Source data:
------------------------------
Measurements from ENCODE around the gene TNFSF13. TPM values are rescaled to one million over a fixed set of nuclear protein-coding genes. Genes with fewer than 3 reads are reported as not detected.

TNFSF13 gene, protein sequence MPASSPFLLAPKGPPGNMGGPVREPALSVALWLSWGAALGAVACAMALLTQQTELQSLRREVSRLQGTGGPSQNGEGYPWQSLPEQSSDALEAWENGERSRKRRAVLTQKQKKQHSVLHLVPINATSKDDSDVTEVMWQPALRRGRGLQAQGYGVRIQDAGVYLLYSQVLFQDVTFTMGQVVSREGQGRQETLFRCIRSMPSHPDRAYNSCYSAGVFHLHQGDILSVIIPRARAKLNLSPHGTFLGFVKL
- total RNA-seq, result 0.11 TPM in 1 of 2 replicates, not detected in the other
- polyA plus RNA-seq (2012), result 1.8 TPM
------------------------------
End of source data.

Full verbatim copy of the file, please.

Measurements from ENCODE around the gene TNFSF13. TPM values are rescaled to one million over a fixed set of nuclear protein-coding genes. Genes with fewer than 3 reads are reported as not detected.

TNFSF13 gene, protein sequence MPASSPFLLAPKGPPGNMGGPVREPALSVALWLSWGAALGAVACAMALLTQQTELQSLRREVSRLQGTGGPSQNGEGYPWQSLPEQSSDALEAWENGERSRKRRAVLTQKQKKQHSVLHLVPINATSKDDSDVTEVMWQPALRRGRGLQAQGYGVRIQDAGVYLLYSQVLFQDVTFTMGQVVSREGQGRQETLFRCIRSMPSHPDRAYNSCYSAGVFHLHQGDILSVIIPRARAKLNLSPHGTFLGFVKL
- total RNA-seq, result 0.11 TPM in 1 of 2 replicates, not detected in the other
- polyA plus RNA-seq (2012), result 1.8 TPM